Good evening from the fickle Eastern Shore of Maryland! We had beautiful weather the last two days, with a stormy day on tap for Sunday. Everyone is ready for spring in our neck of the woods. Well, I am running a special today, and my readers are the lucky recipients of this osprey special. Today and today only, you are getting two blogs for the price of one! Welcome to “See Ya, Wouldn’t Want To Be Ya, 2020 in the Rear View Mirror Part Deux” and a special rendition of “Who’s On First?” I’ll start with “Who’s On First?”
As promised, I was putting together photos for Part Two of my first blog of 2021, when the excitement started. It was a quiet Friday evening here at the secret location. After a long week, I was looking forward to our very first social gathering since the pandemic put the kabash on life as we knew it. Five neighbors, all fully vaccinated, were coming to the end of the dock for a much needed socially distanced happy hour outside in the breeze. What a delightful time we had! To be able to chat in person with friends while sharing a glass of wine and some nibblies was simply divine! By sunset, everyone had left. All of the leftover wine (what’s that?) and goodies were put away, and I sat down at my computer to get some work done. I can see outside from my desk, and there he/she was! Over the previous week, a very pretty visiting osprey had stopped on our platform a few times, but it wasn’t Tom or Audrey. This osprey looked very much like Tom, but it was so hard to tell in the dark. When morning broke, I decided the osprey looked like Tom and was acting like Tom by sitting on the boatlift and top of the camera pole. I always get nervous making a call on osprey identity, but it was time to put on my big girl pants and give it a go. Not too long after I made the call, the lovely visitor made an appearance, so we had two ospreys on the nest platform, albeit for a very short time. Before I continue with Part Two of my first blog, here are just a few photos of this morning’s excitement. Who’s on first?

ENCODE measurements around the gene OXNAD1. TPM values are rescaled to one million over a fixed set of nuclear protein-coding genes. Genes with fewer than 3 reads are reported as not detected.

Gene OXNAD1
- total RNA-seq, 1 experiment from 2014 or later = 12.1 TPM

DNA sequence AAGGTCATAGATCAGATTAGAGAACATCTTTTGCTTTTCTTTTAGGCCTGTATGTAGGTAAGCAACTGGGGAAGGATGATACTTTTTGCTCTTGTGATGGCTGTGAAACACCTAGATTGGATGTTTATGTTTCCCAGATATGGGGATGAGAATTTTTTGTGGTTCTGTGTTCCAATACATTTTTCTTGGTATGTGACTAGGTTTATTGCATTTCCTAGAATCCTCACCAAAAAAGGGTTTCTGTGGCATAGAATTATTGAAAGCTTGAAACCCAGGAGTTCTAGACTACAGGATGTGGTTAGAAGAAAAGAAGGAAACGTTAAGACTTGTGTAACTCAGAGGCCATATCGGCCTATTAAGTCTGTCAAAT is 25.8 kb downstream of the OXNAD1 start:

Knowing Tom’s nest making skills would probably kick in shortly after he had a rest and some chow, I immediately went out to put some sticks in the back yard.
And lo and behold, not fifteen minutes after I put the sticks out, I looked out the window to see Tom making a low pass parallel to the shoreline right toward my sticks! He snagged one, and took it to the nest! Mrs. COM was feeling pretty pleased with herself right about then!